As an advisor, I was always amazed by how few people asked for references, especially considering I could be managing their life savings. Ask for at least three references and try to get at least one that is in a similar situation as you. People are inherently honest and if you ask the right questions of those references you will get insightful answers. Try asking what has been great about their relationship with the advisor and also what could be improved.
5. Am I organized?
You will want to give the advisor a clear picture of your situation in the most efficient manner possible. I always asked people to bring in their statements (bank, investments, retirement plans, credit cards, and anything with a dollar sign in it), life insurance policies, an idea of their expenses, and any legal documents if they had them. If someone created their own spreadsheet at home instead of dragging everything in then that worked as well. The point is, having all your financial information well organized will help both you and your advisor get the best understanding of your unique situation.
6. Am I in a hurry?
Ideally you and your advisor are going to have a long term relationship. There should be no need to rush into any agreements after only one meeting. You also may want to interview a few candidates to get a feel for some different styles.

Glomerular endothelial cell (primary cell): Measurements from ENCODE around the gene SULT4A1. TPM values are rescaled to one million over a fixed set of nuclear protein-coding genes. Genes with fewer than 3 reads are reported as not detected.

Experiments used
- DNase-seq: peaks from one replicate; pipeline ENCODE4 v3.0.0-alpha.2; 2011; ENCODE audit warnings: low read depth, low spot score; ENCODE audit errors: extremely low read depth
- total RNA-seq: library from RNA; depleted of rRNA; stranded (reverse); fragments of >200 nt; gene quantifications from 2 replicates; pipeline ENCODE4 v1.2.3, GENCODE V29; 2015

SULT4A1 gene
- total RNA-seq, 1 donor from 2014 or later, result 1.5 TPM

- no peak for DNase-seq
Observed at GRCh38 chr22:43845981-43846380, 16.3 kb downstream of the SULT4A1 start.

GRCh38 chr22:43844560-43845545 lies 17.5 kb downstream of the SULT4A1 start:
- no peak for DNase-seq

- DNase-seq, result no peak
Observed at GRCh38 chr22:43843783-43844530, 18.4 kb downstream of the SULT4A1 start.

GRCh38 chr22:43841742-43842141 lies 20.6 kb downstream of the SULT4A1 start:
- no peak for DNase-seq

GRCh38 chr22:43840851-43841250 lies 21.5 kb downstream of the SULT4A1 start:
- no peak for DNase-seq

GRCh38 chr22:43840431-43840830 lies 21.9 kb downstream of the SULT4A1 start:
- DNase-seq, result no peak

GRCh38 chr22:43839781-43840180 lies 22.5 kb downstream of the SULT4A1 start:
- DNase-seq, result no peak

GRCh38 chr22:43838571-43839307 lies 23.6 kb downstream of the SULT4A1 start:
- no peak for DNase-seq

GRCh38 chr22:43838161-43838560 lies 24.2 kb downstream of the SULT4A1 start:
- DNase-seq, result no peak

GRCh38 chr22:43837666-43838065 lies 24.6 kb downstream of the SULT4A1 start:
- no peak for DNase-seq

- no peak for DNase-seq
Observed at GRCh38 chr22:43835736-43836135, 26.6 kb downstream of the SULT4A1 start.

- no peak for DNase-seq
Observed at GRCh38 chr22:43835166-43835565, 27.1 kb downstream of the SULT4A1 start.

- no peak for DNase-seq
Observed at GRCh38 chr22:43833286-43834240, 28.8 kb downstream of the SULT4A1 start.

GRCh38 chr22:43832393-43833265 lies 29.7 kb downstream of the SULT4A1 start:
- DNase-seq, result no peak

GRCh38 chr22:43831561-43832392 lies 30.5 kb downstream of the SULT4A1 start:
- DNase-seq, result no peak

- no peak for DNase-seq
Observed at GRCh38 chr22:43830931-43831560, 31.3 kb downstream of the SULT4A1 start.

7. Can they communicate on my level?
A good advisor should be able to talk to your level of understanding, which is especially important if you’re a beginner. You don’t want to work with someone who is constantly talking over your head or worse, makes you feel bad for the things you don’t know.
8. Are they more concerned about being interested or being interesting?
Is there anything worse than sitting through a long sales pitch, or someone who is only interested in hearing the sound of their own voice? A good interview should be a pitch and catch. You should at least get the feeling that the advisor has a personal interest in your situation and be asking pertinent questions. Ultimately this is about you!
9. Do my friends have a financial advisor they’d recommend?
The best way to find an advisor is to ask the people you know and respect who they use. Your accountant or attorney could also be a good resource, just be sure to ask if they have financial stake in the referrals they give (this should be disclosed upfront).
10. Are they a small independent advisor or tied to a big company?
I started off with a larger firm and then went into practice for myself, so I think there are pros and cons to each. A larger firm is going to have more behind the scenes support and may have specialists to assist in certain areas of planning. This is especially true for companies like Northwestern Mutual, Ameriprise, or NY Life.
The downside is that they can be more expensive than some of the products and services offered by an independent advisor, and have different commission schedules on proprietary products. An independent advisor might be more flexible in their fee schedule and have access to a wider range of products, but have limited office support. None of these points are absolutes, but something to keep in mind.
Choosing a financial advisor is a big life decision, but if you ask the right questions, you can find one that will successfully help you manage your money for the rest of your life.
What are some of the criteria that you look for in a financial advisor?